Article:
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Paul Cezanne, who submitted canvases to that venue every year only to have them rejected, finally gave up and declared, "I don't stand a chance in Monsieur Bouguereau's Salon".

Rival salons sprang up in Paris to combat Bouguereau's conservatism, but he remained powerful and influential until his death at 79.

Along with wealth and fame came many honors, including election to the Institute of France and being named a Grand Officer of the Legion of Honor.

Reactionary in visual tastes, Bouguereau believed art should idealize beauty and turned up his nose at anything that even remotely deviated from this dictum.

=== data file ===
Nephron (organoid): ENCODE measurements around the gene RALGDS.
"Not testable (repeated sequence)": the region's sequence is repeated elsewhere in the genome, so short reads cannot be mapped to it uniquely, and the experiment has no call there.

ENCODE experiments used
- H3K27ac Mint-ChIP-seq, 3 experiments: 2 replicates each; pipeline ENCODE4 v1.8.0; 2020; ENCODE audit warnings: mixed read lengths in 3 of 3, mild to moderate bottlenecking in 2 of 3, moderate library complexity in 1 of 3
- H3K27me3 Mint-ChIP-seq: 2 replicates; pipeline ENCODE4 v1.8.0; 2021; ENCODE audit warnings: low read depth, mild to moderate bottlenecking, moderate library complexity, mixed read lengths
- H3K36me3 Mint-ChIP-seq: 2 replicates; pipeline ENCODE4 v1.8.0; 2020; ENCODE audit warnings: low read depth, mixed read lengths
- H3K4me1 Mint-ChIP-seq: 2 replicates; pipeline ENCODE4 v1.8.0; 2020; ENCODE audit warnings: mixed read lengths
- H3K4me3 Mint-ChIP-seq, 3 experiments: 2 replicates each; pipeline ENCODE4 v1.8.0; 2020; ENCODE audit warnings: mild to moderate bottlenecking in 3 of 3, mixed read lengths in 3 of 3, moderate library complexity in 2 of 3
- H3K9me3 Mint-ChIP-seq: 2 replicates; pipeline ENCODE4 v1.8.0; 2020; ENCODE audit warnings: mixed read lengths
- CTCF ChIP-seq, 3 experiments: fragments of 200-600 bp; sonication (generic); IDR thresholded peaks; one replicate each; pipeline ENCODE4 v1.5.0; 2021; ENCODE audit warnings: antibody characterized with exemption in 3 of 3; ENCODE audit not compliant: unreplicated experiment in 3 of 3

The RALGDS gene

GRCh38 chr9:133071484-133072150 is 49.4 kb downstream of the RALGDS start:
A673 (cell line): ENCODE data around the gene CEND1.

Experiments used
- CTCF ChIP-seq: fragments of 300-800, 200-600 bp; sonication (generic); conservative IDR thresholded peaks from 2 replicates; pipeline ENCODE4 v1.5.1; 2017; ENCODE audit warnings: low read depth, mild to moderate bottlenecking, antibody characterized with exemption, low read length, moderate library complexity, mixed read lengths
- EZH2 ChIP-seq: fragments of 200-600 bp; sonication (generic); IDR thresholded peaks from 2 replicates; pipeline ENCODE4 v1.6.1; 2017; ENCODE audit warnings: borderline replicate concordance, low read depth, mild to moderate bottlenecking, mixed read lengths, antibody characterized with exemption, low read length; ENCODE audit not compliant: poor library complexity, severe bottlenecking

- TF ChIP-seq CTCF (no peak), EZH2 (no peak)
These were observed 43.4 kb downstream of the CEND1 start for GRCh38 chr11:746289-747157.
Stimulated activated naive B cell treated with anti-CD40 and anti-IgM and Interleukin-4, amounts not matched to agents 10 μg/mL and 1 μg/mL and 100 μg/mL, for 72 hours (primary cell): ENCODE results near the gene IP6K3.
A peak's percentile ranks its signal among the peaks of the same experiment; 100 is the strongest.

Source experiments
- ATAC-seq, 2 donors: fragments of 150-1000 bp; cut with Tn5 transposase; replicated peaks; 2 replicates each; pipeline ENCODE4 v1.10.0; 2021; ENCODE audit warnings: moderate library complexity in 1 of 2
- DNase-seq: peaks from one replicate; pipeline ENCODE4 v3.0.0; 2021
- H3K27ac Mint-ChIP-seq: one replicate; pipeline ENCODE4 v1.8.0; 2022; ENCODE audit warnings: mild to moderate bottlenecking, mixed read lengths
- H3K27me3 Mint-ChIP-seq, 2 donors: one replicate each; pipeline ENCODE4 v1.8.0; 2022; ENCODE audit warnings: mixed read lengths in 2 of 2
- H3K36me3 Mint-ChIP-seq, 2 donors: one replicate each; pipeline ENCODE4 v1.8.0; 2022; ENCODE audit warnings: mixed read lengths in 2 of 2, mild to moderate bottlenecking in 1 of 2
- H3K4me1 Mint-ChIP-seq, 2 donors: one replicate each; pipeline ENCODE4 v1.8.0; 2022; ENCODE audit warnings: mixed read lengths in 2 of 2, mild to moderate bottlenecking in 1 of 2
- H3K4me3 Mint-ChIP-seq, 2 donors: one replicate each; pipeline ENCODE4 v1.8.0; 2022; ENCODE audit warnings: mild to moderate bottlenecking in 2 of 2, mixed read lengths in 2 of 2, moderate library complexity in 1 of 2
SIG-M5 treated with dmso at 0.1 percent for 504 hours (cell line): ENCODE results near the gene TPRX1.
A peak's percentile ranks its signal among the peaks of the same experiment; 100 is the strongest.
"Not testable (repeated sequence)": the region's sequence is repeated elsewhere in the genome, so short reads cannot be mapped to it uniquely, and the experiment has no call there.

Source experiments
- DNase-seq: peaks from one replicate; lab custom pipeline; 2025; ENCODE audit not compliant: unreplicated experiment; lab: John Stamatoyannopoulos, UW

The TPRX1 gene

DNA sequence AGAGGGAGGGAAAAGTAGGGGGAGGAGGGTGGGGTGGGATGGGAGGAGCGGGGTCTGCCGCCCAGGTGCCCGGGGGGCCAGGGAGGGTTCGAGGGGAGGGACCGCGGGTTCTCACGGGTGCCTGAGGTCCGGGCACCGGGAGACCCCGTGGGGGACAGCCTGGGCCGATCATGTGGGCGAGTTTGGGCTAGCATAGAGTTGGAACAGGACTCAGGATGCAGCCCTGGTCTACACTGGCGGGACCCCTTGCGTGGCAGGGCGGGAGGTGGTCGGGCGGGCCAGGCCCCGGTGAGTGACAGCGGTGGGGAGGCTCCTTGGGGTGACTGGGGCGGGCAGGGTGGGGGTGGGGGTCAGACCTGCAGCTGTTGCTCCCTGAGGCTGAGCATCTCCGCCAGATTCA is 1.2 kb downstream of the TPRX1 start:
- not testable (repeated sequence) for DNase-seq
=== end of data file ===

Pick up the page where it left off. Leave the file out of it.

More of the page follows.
The painter's own life has become a legend that has inspired many romanticized interpretations. The transposition of this creature of the night to the bright light of day—her pallid complexion and artificial hair color clash with the naturalistic setting—signals Lautrec's fascination with sordid and dissolute subjects. Later in his career, he would devote an entire series of prints, called Elles, to life inside a brothel (1984.1203.166). He studied at the Ecole des Beaux-Arts and won the Prix de Rome in 1850. In 1868 he built a lavish studio in Montparnasse and helped make that area the foremost artists' quarter in Paris. In 1872, he was enrolled in the prestigious Lycee Fontanes in Paris, but he left the school only three short years later, in 1875, due to health reasons. Together with his mother, he moved back to the south of France, and its gentler climate. "The Abduction of Psyche" (1895) is probably his best-known work. Today many critics dismiss his style as kitsch and do not look kindly on his harmful opposition to new creative trends; but his exquisite craftsmanship is undeniable. As President of the Society of French Artists from 1881, he oversaw the selection of the thousands of paintings shown annually at the Paris Salon, the only real avenue to success for aspiring Gallic painters and sculptors. For decades he used this position to hinder the press and public from discovering the revolutionary changes that were taking place in French painting, including Impressionism, Realism, Pointillism, and the singular efforts of Paul Gaugin, Henri Rousseau, and Toulouse-Lautrec.


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